He learned about B.A.A. volunteer opportunities as an employee of State Street in Quincy, MA. “As a runner, I was excited by a chance to volunteer for the running community,” he said. Troy’s first assignment was with bus unloading for the 2012 Boston Marathon. “Since then, if I don’t run in a B.A.A. race, I am volunteering at it,” he said.
Troy now organizes State Street volunteers for the Boston Marathon. In 2014, over 200 of them volunteered on Boston Common helping runners check bags before they left for Hopkinton and pick them up after crossing the Finish Line. “I love managing and interacting with everyone on my team,” he said. At other B.A.A. races, Troy helps with volunteer check-in and anywhere else there is a need. He says he simply enjoys volunteering no matter what the task may be.
Troy will always remember being recognized as a B.A.A. volunteer one afternoon as he was walking down the street. “It made my day,” he said. “A runner remembered me, had a good time and felt inclined to tell me.”
Outside of the B.A.A., Troy volunteers year-round at local food pantries and churches. He also teaches kids about the basics of finance and money at Boston-area Citizen’s Schools, YMCA’s, and Boys & Girl’s Clubs.
When asked what advice he would give to first-time B.A.A. volunteers, Troy did not hesitate: “Soak up every second of it,” he said. “It goes fast and there is so much to take in.”
“Troy’s ability to connect with people makes him a natural leader that other volunteers are drawn to. He has a quick-wit and rolls with on the spot changes, making him an all-star volunteer.” - Boston Athletic Association
As a child, Mary McManus wanted nothing to do with athletics. She contracted paralytic polio when she was five years old and constantly struggled with any sort of physical activity. At age 53, Mary was diagnosed with post polio syndrome, a progressive neuromuscular disease. Her doctors told her that she would need to quit her job and eventually use a wheelchair. Mary, however, refused to accept this as her fate.
She started physical therapy at Spaulding Rehabilitation Hospital. After 6 months she set her sights on a goal that would change her life; she wanted to run the Boston Marathon. “I wanted to shed my identity as someone who was handicap,” she said. After a year of training, Mary completed the 2009 Boston Marathon as a mobility-impaired runner. “I channeled the energy of the crowd and volunteers from Hopkinton to Boston,” she said.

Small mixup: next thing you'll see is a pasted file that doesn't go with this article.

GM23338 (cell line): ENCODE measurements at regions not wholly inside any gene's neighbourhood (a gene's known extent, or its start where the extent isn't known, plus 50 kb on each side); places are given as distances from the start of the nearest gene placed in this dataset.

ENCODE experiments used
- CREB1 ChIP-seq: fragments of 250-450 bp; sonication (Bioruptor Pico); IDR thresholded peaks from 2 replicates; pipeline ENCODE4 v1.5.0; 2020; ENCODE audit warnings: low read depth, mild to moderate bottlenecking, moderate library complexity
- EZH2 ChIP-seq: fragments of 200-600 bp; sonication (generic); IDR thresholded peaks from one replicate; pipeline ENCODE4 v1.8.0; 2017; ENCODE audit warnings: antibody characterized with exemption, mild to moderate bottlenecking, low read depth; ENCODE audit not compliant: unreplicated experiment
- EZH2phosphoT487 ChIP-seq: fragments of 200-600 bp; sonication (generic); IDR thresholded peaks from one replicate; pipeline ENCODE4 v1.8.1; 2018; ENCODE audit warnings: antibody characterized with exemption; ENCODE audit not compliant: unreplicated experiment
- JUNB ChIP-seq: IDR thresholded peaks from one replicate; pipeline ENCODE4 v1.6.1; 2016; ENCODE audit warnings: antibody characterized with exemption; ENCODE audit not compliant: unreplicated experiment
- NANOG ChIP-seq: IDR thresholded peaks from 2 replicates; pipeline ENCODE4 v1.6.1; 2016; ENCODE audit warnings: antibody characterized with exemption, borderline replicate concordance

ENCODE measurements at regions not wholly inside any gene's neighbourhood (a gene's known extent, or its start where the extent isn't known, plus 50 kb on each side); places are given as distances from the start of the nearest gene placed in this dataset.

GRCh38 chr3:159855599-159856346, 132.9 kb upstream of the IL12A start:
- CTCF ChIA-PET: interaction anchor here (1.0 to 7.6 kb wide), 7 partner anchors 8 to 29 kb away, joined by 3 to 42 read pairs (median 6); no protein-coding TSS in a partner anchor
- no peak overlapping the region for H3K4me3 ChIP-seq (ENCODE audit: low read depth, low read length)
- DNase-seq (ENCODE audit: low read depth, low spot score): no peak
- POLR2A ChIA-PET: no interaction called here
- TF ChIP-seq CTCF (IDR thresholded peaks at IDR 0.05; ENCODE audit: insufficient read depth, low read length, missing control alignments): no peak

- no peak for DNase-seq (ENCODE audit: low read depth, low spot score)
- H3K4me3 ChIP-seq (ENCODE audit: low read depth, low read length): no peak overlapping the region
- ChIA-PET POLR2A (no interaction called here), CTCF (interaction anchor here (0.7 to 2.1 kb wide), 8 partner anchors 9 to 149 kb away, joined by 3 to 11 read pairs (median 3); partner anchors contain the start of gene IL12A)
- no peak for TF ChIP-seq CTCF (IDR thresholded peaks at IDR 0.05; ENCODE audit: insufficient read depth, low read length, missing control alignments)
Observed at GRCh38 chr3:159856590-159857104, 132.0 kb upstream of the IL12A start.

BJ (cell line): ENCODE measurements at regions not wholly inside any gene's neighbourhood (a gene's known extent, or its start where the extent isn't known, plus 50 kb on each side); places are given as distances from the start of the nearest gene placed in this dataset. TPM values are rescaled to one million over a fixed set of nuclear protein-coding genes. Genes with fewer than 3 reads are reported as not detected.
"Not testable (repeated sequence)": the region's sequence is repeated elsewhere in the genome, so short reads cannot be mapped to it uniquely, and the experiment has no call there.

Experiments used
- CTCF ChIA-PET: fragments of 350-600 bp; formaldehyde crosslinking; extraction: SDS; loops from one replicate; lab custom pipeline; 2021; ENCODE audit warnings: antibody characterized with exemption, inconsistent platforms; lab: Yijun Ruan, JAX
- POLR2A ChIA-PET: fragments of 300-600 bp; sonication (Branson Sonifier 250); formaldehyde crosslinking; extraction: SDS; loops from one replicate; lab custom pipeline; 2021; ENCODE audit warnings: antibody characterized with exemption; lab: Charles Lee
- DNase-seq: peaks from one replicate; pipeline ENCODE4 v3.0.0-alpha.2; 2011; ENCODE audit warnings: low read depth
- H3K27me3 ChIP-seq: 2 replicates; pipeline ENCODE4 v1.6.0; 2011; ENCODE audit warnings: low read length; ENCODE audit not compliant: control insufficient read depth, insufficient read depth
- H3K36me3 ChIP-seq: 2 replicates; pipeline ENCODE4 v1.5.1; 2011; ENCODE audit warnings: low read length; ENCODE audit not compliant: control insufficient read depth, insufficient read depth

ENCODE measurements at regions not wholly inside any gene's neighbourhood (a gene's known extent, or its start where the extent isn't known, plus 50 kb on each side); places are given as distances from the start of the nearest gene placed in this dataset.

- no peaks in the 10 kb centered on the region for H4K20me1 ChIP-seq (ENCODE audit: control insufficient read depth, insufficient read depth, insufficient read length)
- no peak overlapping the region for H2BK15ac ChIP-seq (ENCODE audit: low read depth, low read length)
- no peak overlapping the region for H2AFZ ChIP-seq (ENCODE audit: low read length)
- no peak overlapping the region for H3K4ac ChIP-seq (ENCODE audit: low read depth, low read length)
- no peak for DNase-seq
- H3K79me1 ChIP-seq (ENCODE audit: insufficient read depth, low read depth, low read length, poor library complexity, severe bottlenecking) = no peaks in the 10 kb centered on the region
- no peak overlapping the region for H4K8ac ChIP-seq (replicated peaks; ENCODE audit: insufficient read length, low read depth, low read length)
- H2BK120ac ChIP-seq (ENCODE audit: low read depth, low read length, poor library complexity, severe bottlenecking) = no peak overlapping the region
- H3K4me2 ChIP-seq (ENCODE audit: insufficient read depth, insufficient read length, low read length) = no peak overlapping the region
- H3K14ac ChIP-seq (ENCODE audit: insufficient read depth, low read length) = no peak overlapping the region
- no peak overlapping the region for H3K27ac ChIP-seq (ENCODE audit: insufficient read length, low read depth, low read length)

This energy inspired Mary to give back as much as she could to the running community. When it’s not possible for her to run in a race, she volunteers wherever she is needed. In 2011, she volunteered at the B.A.A. Half Marathon, encouraging runners as they navigated Franklin Park Zoo. She joined the packet stuffing team for the 2014 Boston Marathon and worked with fellow volunteers to prepare for the arrival of 36,000 runners. Most recently, she volunteered at the Kids Fun Run Races for the 2014 B.A.A. 10K.
Mary’s involvement in the running community extends beyond the B.A.A. She volunteers at local races including Boston’s Run to Remember, the Falmouth Road Race and most recently the Runner’s World Heartbreak Hill Half Marathon. She helps with marathon training runs for members of her own L-Street Running Club, and is involved with other non-profit organizations including the National MS Society and 2020 Vision Quest.
Whether it is as a runner, spectator, or volunteer, Mary makes it a priority to support her new-found community. “We are truly a family,” she said.
“Mary exhibits a true love for the running community in everything she does. Her determination and willpower teaches us to stay positive and that life has no limits.” - Boston Athletic Association